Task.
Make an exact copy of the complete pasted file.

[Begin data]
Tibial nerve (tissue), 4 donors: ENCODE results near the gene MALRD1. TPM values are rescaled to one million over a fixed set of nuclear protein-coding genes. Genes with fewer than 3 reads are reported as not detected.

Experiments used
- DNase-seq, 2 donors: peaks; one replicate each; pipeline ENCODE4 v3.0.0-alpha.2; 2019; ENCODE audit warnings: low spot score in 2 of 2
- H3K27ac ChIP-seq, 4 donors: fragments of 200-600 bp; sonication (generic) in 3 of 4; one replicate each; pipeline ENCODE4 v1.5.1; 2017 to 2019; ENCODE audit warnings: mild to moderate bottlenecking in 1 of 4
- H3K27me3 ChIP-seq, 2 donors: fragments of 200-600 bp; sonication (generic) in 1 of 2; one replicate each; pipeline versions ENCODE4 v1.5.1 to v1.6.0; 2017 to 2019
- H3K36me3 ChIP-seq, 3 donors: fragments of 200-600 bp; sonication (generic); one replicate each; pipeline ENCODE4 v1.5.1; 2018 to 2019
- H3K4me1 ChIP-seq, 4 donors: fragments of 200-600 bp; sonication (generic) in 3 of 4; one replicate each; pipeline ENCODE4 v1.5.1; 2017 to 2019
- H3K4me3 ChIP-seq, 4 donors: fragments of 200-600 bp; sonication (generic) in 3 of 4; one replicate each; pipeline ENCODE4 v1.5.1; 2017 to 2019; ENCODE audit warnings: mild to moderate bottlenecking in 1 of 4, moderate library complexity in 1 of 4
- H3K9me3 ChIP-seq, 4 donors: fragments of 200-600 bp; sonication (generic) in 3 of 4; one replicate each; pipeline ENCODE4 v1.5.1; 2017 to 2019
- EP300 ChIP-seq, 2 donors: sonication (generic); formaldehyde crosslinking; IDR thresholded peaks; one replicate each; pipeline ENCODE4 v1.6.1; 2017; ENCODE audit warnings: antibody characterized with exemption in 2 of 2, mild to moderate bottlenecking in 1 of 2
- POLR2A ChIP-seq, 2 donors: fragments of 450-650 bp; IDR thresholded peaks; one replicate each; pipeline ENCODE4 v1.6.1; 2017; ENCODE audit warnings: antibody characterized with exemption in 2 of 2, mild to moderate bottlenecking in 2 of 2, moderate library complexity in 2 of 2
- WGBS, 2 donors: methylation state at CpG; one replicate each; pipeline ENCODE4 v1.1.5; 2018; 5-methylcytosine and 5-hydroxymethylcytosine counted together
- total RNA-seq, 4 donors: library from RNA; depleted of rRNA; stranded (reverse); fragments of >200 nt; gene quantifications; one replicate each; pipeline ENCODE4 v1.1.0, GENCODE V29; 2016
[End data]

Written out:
Tibial nerve (tissue), 4 donors: ENCODE results near the gene MALRD1. TPM values are rescaled to one million over a fixed set of nuclear protein-coding genes. Genes with fewer than 3 reads are reported as not detected.

Experiments used
- DNase-seq, 2 donors: peaks; one replicate each; pipeline ENCODE4 v3.0.0-alpha.2; 2019; ENCODE audit warnings: low spot score in 2 of 2
- H3K27ac ChIP-seq, 4 donors: fragments of 200-600 bp; sonication (generic) in 3 of 4; one replicate each; pipeline ENCODE4 v1.5.1; 2017 to 2019; ENCODE audit warnings: mild to moderate bottlenecking in 1 of 4
- H3K27me3 ChIP-seq, 2 donors: fragments of 200-600 bp; sonication (generic) in 1 of 2; one replicate each; pipeline versions ENCODE4 v1.5.1 to v1.6.0; 2017 to 2019
- H3K36me3 ChIP-seq, 3 donors: fragments of 200-600 bp; sonication (generic); one replicate each; pipeline ENCODE4 v1.5.1; 2018 to 2019
- H3K4me1 ChIP-seq, 4 donors: fragments of 200-600 bp; sonication (generic) in 3 of 4; one replicate each; pipeline ENCODE4 v1.5.1; 2017 to 2019
- H3K4me3 ChIP-seq, 4 donors: fragments of 200-600 bp; sonication (generic) in 3 of 4; one replicate each; pipeline ENCODE4 v1.5.1; 2017 to 2019; ENCODE audit warnings: mild to moderate bottlenecking in 1 of 4, moderate library complexity in 1 of 4
- H3K9me3 ChIP-seq, 4 donors: fragments of 200-600 bp; sonication (generic) in 3 of 4; one replicate each; pipeline ENCODE4 v1.5.1; 2017 to 2019
- EP300 ChIP-seq, 2 donors: sonication (generic); formaldehyde crosslinking; IDR thresholded peaks; one replicate each; pipeline ENCODE4 v1.6.1; 2017; ENCODE audit warnings: antibody characterized with exemption in 2 of 2, mild to moderate bottlenecking in 1 of 2
- POLR2A ChIP-seq, 2 donors: fragments of 450-650 bp; IDR thresholded peaks; one replicate each; pipeline ENCODE4 v1.6.1; 2017; ENCODE audit warnings: antibody characterized with exemption in 2 of 2, mild to moderate bottlenecking in 2 of 2, moderate library complexity in 2 of 2
- WGBS, 2 donors: methylation state at CpG; one replicate each; pipeline ENCODE4 v1.1.5; 2018; 5-methylcytosine and 5-hydroxymethylcytosine counted together
- total RNA-seq, 4 donors: library from RNA; depleted of rRNA; stranded (reverse); fragments of >200 nt; gene quantifications; one replicate each; pipeline ENCODE4 v1.1.0, GENCODE V29; 2016